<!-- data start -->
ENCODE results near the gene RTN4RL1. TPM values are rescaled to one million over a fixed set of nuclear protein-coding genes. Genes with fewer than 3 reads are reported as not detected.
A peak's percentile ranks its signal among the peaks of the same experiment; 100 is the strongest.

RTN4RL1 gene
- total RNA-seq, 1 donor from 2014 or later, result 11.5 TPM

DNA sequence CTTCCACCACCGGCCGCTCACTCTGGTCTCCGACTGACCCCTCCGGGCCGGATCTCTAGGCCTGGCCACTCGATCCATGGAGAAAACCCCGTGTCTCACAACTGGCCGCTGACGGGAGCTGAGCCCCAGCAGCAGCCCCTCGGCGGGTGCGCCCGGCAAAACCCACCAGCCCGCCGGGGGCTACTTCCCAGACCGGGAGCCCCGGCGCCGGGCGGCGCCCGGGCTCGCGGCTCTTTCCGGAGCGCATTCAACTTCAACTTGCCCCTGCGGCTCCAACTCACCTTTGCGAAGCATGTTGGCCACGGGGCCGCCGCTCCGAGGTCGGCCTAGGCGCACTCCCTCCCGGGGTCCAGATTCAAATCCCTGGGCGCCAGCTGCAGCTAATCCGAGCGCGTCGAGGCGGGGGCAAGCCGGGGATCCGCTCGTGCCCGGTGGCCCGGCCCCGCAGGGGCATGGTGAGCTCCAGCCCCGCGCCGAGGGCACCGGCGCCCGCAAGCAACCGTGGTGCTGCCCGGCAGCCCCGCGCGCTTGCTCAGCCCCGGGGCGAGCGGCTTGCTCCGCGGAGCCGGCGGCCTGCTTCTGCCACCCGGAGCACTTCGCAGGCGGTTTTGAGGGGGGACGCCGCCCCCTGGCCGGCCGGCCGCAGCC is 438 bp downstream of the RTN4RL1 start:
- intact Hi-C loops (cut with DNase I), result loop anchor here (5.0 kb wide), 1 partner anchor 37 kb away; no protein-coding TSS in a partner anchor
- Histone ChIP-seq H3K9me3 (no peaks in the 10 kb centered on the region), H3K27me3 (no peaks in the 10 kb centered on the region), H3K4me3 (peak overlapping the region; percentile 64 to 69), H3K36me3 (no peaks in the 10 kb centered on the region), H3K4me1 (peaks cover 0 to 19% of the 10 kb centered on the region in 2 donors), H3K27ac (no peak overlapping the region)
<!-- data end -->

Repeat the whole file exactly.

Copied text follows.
ENCODE results near the gene RTN4RL1. TPM values are rescaled to one million over a fixed set of nuclear protein-coding genes. Genes with fewer than 3 reads are reported as not detected.
A peak's percentile ranks its signal among the peaks of the same experiment; 100 is the strongest.

RTN4RL1 gene
- total RNA-seq, 1 donor from 2014 or later, result 11.5 TPM

DNA sequence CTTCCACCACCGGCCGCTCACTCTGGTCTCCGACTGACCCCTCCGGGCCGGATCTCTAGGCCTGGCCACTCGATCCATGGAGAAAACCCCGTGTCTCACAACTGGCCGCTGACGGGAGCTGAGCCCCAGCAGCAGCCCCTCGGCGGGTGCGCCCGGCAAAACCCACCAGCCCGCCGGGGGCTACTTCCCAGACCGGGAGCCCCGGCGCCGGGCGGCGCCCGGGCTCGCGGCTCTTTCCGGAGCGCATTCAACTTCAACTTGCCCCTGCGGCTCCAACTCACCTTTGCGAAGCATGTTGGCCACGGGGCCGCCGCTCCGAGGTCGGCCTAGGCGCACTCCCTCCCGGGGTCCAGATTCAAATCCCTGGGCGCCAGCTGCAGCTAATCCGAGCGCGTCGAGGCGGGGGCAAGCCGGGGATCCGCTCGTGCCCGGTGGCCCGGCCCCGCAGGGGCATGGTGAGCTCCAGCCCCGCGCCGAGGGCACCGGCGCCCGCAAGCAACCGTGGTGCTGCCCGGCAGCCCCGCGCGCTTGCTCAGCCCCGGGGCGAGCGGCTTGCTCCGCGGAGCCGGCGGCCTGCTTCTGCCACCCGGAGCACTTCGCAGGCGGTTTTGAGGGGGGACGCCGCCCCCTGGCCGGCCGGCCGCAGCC is 438 bp downstream of the RTN4RL1 start:
- intact Hi-C loops (cut with DNase I), result loop anchor here (5.0 kb wide), 1 partner anchor 37 kb away; no protein-coding TSS in a partner anchor
- Histone ChIP-seq H3K9me3 (no peaks in the 10 kb centered on the region), H3K27me3 (no peaks in the 10 kb centered on the region), H3K4me3 (peak overlapping the region; percentile 64 to 69), H3K36me3 (no peaks in the 10 kb centered on the region), H3K4me1 (peaks cover 0 to 19% of the 10 kb centered on the region in 2 donors), H3K27ac (no peak overlapping the region)